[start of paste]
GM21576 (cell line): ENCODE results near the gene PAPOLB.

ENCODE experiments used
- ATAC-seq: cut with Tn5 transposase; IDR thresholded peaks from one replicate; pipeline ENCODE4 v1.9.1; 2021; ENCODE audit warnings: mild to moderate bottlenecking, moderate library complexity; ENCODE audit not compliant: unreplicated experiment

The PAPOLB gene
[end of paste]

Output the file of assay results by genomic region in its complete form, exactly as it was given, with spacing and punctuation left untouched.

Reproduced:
GM21576 (cell line): ENCODE results near the gene PAPOLB.

ENCODE experiments used
- ATAC-seq: cut with Tn5 transposase; IDR thresholded peaks from one replicate; pipeline ENCODE4 v1.9.1; 2021; ENCODE audit warnings: mild to moderate bottlenecking, moderate library complexity; ENCODE audit not compliant: unreplicated experiment

The PAPOLB gene